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The Folder Version of Lucien Boucher's Famed Map of the'World

Airline folder version of this decorative Air France Map Poster by Lucien Boucher.

The map was first issued in large format in 1950, then again in significantly smaller format in 1952.  The present example was used as the cover of a folder or menu, the first such example we have seen.

Beginning around 1935, Lucien Boucher designed a number of travel posters for Air France that continued until he was well into his seventies. This artist is best known for his Air France, world-map posters, signaling a global theatre. Lucien Boucher launched his design career attuned to the commercial promise of Surrealism.

Born in Chartres, he studied at the École de Céramique de Sèvres. He made his debut at the Salon d'Automne in 1921, becoming a member in 1923; he also exhibited at the Salon de l'Araignée from 1924-1930. As well as lithographs, Boucher also made wood engravings and drawings in watercolor and gouache.

Condition Description
Trimmed and laid on sheet of larger paper.
Lucien Boucher Biography

Lucien Boucher (1889-1971) was a French artist whose work spanned various mediums including cartooning, painting, and illustration. Born in Chartres and educated at the École de Céramique de Sèvres, Boucher initially focused on ceramics before World War I significantly altered his artistic trajectory. His period of captivity as a prisoner of war during the conflict led him to discover and hone his skills in drawing, thereby shaping his future career.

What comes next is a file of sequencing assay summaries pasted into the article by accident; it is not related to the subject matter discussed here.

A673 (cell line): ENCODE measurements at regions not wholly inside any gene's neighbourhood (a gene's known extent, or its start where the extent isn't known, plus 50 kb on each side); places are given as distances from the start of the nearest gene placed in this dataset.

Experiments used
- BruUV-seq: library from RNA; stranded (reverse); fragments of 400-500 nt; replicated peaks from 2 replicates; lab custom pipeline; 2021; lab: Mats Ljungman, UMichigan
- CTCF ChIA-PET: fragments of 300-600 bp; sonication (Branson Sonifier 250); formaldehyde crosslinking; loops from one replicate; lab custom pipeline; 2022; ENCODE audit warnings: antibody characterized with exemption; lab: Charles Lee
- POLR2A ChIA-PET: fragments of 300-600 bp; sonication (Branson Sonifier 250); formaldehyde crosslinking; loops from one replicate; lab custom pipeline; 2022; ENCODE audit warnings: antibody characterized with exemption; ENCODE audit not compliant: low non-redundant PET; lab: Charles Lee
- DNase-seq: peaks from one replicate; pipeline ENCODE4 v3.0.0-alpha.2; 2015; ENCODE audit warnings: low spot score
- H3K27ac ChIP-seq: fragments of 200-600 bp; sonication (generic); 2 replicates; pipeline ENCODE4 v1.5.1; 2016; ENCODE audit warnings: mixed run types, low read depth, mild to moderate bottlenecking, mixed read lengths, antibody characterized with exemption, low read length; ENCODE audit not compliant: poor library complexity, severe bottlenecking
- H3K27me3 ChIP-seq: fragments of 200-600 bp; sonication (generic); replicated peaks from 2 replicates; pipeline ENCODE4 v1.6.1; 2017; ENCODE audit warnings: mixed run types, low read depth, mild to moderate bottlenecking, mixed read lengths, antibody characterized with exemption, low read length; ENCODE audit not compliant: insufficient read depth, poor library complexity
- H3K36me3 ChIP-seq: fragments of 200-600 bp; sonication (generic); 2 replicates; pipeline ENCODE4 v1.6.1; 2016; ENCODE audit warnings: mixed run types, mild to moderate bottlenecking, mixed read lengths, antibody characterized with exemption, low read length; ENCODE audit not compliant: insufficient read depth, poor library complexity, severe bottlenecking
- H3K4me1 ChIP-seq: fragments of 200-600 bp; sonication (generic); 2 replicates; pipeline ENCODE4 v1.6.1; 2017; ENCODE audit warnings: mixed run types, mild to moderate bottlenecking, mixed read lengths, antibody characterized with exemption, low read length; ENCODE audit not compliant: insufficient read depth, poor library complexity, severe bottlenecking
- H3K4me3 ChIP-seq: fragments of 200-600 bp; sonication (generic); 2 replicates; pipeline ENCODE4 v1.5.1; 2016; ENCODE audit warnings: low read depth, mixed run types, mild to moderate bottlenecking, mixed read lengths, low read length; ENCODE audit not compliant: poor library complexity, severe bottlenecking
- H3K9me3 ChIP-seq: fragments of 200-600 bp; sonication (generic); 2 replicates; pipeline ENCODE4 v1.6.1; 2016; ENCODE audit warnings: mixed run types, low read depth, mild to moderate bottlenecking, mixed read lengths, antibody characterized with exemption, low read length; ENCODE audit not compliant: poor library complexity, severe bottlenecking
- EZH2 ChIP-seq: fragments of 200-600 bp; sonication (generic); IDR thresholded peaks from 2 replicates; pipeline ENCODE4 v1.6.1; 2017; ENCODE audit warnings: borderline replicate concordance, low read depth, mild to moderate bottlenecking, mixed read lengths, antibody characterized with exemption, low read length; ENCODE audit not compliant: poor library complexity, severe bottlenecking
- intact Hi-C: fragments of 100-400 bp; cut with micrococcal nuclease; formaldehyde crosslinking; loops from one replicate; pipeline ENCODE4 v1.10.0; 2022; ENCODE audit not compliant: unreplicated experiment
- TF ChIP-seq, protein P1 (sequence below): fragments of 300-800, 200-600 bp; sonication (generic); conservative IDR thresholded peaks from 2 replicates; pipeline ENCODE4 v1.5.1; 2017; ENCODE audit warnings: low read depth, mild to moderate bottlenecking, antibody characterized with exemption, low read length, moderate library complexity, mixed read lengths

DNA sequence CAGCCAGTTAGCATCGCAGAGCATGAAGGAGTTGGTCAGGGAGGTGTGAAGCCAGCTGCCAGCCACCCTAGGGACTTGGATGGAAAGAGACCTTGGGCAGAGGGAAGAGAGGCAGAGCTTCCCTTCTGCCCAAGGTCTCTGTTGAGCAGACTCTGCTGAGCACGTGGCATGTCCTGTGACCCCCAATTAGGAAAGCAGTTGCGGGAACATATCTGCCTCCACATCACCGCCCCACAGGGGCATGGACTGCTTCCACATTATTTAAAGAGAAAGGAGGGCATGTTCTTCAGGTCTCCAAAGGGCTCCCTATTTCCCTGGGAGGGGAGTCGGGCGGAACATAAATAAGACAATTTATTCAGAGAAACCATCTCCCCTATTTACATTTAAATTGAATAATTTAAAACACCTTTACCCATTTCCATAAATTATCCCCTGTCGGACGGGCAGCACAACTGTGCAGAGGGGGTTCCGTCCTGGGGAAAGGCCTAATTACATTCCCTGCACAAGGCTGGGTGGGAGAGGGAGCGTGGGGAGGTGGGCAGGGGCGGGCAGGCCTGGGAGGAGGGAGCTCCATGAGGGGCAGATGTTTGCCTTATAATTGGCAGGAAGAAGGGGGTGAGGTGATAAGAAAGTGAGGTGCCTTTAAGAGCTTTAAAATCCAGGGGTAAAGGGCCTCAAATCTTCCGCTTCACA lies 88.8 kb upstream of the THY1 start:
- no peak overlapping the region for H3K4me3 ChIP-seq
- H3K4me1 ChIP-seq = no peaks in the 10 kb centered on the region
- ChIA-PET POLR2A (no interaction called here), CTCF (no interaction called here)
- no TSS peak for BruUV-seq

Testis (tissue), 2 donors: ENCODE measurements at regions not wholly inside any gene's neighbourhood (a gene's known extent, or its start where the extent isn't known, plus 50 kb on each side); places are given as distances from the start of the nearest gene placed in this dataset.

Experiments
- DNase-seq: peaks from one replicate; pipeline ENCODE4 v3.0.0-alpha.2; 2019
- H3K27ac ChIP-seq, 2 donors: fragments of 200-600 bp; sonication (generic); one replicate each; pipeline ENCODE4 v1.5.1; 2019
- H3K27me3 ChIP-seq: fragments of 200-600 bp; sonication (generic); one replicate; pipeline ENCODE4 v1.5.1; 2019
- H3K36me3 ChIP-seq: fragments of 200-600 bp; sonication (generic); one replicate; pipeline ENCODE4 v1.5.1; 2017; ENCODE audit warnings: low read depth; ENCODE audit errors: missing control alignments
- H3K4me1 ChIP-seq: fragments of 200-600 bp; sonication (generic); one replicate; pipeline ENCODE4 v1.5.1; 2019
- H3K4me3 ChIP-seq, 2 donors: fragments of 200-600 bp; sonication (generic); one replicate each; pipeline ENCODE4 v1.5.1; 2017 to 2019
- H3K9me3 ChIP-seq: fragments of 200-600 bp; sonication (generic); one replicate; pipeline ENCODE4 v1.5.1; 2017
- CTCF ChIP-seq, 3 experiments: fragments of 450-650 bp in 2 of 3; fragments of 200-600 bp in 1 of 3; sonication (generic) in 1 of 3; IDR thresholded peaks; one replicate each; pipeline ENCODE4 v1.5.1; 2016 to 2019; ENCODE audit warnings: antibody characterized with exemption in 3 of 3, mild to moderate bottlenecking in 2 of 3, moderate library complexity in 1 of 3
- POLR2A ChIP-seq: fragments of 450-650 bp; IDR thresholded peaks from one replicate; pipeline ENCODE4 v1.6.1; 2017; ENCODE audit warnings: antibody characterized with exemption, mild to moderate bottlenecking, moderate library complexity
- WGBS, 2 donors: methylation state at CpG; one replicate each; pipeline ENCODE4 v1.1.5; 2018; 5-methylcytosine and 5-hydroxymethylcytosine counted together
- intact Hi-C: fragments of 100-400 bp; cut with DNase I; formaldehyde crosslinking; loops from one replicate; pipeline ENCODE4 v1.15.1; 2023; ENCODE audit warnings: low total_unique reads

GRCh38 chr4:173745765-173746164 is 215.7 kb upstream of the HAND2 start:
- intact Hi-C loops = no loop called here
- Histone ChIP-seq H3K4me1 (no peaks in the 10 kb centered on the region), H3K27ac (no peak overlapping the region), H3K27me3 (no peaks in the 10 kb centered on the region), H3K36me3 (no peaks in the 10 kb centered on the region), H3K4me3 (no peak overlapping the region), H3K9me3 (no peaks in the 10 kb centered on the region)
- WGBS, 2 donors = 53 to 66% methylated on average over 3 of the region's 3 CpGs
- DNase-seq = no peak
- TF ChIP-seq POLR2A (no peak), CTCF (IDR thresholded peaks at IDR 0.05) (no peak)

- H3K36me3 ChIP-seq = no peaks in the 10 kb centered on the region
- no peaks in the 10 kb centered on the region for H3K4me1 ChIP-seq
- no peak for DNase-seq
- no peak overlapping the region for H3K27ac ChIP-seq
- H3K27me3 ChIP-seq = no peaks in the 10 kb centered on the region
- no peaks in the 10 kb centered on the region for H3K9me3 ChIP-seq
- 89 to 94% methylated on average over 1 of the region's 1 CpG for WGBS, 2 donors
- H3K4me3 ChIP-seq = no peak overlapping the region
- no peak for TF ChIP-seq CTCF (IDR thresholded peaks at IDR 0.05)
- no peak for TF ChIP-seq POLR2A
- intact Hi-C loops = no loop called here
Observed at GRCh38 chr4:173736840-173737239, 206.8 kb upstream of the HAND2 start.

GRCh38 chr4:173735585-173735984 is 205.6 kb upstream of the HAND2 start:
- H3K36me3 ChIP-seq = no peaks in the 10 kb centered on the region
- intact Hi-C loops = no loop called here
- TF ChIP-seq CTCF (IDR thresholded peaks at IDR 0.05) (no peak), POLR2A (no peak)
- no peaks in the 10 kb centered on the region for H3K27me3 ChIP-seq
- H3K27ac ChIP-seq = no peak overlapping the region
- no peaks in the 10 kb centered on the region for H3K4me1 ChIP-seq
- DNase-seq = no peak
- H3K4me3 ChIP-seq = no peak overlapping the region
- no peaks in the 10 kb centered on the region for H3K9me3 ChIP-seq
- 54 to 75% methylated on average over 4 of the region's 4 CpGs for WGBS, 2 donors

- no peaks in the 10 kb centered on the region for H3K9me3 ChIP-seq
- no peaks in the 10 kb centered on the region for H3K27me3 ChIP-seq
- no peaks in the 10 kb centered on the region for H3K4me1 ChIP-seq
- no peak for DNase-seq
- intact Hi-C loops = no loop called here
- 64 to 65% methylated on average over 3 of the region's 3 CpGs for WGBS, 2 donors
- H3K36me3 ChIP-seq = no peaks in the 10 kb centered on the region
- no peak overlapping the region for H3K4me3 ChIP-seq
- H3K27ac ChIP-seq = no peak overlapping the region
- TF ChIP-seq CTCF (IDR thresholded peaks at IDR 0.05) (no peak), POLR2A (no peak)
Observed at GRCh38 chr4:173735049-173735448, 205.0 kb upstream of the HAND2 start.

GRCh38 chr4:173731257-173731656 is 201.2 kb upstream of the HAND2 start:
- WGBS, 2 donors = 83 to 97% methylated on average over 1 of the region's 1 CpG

Before the war, Boucher had already begun to make a name for himself in the French art scene, particularly through his cartoons published in the weekly magazine "Le Rire." His early works demonstrated his capability for visual satire, but his subsequent experience in the war led to a more serious engagement with themes and subjects. After his return, Boucher navigated toward commercial illustration and poster design, successfully integrating his artistic sensibilities with the needs of the market.

Starting in the 1920s, Boucher began to produce a series of posters that drew inspiration from the surrealism movement. This work culminated in his most well-known project: a series of planispheric and celestial maps designed for Air France. These maps served a dual purpose. While they were essentially utilitarian, providing navigational information, they were also aesthetically innovative. Boucher employed elements of surrealism to add layers of meaning, transforming what could have been straightforward maps into more complex visual narratives.

Boucher's work with Air France solidified his reputation as an artist who could balance commercial needs with artistic innovation. His approach to map-making was characterized by a careful attention to detail, a strong sense of composition, and a willingness to explore the boundaries of the medium. While his maps were intended to serve a practical function, they also succeeded in capturing the public's imagination, offering a vision of travel that was aspirational yet grounded in geographical realities.